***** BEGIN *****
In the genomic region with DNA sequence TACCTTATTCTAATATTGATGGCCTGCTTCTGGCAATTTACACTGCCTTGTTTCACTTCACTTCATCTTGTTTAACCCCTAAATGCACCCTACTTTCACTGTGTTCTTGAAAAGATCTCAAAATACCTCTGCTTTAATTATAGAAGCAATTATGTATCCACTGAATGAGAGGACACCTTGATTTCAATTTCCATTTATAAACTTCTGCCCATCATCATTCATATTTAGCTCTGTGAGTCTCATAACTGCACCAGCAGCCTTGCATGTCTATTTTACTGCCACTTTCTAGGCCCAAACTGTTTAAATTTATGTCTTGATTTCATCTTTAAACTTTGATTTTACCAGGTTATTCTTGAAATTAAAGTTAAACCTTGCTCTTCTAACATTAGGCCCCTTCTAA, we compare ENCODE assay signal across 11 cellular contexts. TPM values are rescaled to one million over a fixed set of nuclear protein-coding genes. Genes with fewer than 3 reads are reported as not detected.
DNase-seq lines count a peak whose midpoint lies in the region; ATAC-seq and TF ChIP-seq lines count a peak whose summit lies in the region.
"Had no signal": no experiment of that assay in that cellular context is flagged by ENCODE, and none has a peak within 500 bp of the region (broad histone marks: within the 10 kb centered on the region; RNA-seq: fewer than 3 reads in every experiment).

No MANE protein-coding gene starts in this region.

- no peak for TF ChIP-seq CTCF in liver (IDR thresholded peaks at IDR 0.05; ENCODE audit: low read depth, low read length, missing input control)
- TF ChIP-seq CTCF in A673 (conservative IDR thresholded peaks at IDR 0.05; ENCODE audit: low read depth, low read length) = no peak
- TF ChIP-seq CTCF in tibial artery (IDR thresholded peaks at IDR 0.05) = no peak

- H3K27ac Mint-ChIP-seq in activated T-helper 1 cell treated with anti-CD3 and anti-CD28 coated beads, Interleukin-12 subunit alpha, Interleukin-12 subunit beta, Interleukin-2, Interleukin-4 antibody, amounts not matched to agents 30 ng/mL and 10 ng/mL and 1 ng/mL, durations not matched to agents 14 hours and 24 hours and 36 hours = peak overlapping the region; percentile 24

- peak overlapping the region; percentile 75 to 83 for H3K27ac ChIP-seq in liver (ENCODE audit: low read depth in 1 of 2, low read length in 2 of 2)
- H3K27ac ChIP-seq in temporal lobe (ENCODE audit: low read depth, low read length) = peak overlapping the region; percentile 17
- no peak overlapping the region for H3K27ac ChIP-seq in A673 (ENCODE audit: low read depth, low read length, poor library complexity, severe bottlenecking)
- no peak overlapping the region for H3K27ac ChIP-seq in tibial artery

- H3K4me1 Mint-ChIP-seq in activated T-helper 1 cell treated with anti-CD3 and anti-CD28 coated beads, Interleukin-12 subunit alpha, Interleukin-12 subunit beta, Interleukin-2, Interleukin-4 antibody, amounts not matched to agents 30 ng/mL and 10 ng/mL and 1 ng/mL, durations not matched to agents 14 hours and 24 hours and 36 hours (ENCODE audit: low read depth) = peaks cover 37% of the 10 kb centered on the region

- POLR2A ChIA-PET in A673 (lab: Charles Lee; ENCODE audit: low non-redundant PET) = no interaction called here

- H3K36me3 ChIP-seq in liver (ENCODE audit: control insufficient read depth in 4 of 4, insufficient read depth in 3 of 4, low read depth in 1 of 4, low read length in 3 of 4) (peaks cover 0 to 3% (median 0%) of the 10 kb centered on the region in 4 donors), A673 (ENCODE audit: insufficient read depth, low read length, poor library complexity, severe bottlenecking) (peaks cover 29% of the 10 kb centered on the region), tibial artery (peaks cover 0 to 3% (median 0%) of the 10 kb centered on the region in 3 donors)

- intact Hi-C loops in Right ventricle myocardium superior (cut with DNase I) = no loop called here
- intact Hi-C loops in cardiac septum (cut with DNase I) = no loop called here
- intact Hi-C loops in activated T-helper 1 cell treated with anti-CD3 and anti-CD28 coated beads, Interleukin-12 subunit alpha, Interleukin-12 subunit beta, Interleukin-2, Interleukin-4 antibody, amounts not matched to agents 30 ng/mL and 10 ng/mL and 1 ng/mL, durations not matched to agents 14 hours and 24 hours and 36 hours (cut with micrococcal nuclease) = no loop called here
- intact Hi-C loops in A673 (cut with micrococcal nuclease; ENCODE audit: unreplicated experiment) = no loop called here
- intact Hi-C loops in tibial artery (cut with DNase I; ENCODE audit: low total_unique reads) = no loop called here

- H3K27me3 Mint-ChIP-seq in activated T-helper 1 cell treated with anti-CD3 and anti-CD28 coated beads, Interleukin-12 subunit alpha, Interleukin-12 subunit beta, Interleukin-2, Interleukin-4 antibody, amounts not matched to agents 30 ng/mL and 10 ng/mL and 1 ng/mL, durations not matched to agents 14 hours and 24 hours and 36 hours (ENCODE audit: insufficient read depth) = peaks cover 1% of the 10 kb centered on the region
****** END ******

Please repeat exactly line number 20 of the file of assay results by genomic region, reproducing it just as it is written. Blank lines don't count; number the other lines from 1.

- intact Hi-C loops in tibial artery (cut with DNase I; ENCODE audit: low total_unique reads) = no loop called here